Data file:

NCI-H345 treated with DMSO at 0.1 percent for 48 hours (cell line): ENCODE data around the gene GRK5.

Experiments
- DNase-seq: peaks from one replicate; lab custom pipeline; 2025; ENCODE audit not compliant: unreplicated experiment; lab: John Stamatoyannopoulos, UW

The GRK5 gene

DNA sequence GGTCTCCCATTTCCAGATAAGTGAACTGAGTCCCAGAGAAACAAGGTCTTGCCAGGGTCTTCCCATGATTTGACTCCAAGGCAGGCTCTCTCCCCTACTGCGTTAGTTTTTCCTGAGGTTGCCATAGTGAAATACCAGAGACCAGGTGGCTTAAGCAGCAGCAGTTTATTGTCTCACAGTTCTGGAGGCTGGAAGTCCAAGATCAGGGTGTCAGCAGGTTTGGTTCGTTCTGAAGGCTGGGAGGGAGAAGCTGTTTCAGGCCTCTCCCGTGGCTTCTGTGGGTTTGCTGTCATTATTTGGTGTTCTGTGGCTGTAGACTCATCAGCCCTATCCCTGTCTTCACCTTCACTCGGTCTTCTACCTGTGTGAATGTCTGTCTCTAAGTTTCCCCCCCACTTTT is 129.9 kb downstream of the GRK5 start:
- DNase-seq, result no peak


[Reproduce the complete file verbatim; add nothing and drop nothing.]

NCI-H345 treated with DMSO at 0.1 percent for 48 hours (cell line): ENCODE data around the gene GRK5.

Experiments
- DNase-seq: peaks from one replicate; lab custom pipeline; 2025; ENCODE audit not compliant: unreplicated experiment; lab: John Stamatoyannopoulos, UW

The GRK5 gene

DNA sequence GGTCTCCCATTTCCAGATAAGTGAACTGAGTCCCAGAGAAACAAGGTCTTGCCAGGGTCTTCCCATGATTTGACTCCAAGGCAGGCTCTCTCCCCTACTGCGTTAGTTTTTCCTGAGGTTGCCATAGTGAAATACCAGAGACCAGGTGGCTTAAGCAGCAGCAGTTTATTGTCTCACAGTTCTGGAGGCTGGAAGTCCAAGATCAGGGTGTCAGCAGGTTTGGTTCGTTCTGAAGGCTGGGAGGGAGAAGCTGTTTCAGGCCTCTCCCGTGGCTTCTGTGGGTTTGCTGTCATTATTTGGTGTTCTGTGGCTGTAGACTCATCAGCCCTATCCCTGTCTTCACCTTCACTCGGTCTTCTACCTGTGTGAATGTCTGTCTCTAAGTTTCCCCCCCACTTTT is 129.9 kb downstream of the GRK5 start:
- DNase-seq, result no peak